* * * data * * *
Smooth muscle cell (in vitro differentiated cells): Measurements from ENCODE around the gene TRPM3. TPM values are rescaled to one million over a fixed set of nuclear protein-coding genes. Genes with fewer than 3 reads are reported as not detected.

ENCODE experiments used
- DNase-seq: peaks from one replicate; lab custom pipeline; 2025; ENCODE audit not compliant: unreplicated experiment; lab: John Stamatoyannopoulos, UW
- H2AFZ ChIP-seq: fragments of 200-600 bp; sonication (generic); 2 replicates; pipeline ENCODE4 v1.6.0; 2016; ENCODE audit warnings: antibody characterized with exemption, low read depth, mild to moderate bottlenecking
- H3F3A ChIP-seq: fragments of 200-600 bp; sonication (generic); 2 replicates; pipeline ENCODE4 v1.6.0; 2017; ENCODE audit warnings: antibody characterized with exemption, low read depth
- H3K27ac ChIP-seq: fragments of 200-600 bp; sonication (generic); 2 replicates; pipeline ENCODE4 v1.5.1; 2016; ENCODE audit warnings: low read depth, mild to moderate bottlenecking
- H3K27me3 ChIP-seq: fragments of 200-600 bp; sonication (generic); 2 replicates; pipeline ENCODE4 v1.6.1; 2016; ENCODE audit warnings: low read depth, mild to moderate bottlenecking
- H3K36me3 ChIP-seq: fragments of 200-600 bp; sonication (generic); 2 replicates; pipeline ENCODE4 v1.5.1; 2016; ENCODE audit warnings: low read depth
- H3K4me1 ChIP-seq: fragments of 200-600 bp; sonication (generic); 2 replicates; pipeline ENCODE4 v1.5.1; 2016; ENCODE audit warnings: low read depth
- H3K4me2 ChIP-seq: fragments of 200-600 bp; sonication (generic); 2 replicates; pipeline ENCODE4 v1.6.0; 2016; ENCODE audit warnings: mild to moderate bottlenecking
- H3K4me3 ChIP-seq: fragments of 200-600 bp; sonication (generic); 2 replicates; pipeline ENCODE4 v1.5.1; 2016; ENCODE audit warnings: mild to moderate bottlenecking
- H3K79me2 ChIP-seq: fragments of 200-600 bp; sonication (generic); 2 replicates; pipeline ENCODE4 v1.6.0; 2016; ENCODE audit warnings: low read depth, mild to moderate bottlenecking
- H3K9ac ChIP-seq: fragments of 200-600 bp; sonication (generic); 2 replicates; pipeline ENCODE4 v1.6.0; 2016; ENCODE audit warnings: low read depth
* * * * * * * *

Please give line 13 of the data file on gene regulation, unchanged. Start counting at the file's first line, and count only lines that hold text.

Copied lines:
- H3K9ac ChIP-seq: fragments of 200-600 bp; sonication (generic); 2 replicates; pipeline ENCODE4 v1.6.0; 2016; ENCODE audit warnings: low read depth